Thursday, April 7, 2011

Italy vs USA: the world plate

A lot of people believe that a trip to Italy translates into daily feasts unlike anything possible in the U.S.
This is fortunately NOT true. What Italy offers is pure Italia, the whole experiencia: the land, the people, the culture, and the food.
Without going into lengthy internet research, a restaurant food experience in Italy will net the same average of superb to okay as the U.S with one difference. In Italy they chop the meat and bones of hare and wild boar for sauces. The resulting ragu (a meat-flavored sauce) is full of razor-sharp bone shards that would thrill any settlement-seeking law firm south of Point Barrow, Alaska.
On the other hand, the Italians really know their tomato sauces. The subtlety of marinara and pomodoro was exquisite. There is no better place for cheeses and olive oils. Each region has its own local flavor and is proud of it. Sampling cheeses in a hilltown market makes an indelible mark on your food-memory.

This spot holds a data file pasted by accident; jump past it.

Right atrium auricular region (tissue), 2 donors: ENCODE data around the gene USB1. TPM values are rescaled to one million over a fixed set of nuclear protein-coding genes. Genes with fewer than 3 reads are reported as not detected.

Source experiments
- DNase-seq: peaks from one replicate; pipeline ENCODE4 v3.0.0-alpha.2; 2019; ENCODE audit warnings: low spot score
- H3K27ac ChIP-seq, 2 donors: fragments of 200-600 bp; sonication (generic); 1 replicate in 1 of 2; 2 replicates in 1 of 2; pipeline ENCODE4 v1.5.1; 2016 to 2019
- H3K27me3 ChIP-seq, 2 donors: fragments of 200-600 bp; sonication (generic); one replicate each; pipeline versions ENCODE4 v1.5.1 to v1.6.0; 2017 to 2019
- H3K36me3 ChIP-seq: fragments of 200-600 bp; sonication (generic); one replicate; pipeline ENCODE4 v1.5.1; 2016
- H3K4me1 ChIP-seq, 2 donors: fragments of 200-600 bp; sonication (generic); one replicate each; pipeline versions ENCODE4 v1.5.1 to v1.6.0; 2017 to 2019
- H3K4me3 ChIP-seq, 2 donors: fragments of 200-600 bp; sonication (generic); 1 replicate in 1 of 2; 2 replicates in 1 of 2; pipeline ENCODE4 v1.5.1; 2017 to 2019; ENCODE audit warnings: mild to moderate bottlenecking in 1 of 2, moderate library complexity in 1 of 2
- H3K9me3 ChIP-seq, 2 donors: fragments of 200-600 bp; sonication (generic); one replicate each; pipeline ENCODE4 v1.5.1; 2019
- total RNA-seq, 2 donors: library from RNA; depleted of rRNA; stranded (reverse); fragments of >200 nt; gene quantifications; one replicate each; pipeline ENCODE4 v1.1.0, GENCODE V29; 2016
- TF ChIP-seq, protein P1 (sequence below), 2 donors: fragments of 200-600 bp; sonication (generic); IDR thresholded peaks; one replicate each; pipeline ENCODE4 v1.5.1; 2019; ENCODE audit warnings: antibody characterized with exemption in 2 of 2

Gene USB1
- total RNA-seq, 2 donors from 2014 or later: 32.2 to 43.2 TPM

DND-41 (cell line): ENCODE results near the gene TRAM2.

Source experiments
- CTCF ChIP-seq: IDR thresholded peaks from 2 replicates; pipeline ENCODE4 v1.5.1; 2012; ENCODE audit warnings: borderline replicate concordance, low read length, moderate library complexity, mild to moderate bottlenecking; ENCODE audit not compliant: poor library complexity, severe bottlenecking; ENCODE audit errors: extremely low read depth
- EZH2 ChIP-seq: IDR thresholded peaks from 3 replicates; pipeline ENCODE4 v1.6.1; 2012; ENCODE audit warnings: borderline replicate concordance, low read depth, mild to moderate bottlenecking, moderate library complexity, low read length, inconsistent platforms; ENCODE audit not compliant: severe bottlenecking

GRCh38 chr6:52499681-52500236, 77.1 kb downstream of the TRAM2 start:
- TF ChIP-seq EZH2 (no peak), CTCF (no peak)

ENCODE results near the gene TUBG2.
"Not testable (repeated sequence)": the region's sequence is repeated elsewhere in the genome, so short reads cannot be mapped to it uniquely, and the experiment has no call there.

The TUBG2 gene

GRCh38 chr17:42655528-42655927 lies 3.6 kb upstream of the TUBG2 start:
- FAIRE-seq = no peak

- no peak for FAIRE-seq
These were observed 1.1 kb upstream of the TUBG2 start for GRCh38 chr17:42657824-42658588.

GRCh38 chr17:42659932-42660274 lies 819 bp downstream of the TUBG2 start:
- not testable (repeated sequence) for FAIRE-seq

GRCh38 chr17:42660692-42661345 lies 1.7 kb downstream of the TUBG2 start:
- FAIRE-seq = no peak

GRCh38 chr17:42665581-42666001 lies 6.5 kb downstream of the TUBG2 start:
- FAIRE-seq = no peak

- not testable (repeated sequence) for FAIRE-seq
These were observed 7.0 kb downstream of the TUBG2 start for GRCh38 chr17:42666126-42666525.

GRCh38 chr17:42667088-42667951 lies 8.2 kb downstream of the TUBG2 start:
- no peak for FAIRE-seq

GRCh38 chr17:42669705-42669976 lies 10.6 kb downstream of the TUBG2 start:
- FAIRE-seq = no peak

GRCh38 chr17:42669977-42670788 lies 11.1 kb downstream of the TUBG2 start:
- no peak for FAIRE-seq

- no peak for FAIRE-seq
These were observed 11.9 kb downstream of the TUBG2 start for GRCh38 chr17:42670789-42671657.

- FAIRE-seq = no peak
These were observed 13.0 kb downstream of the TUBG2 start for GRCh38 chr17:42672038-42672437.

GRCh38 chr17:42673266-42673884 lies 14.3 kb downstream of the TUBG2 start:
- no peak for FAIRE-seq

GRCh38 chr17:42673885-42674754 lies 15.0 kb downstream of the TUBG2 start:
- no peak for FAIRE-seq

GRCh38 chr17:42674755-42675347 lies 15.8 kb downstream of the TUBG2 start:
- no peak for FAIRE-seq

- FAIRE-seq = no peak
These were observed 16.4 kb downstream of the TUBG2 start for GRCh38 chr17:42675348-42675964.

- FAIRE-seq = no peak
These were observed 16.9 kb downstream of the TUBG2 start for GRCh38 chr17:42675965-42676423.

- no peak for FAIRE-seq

In comparison, attentive chefs in three restaurants in Portland, Maine: Vingnola, Cinque Terre, and Ribolita make mouth-watering authentic Italian food that would be hard to stumble upon in most cities in Italy, and I'm glad for it.

Vignola and Cinque Terre feature locally grown meats and vegetables grown especially for the dishes on the menu. The wine list is personally selected by the owner and chef from the best available.

Ribolita has an intimate atmosphere and delicately flavored authentic dishes. Reading the menu, I was taken back to Siena. The names of the dishes directly translated into my experience of Tuscan food.

Granted, after dinner I could not take a stroll on Piazza Il Campo but I got home without a trace of jet-lag.

Bravo to any restaurant that holds to exacting standards. They are places where food-memory is alive.

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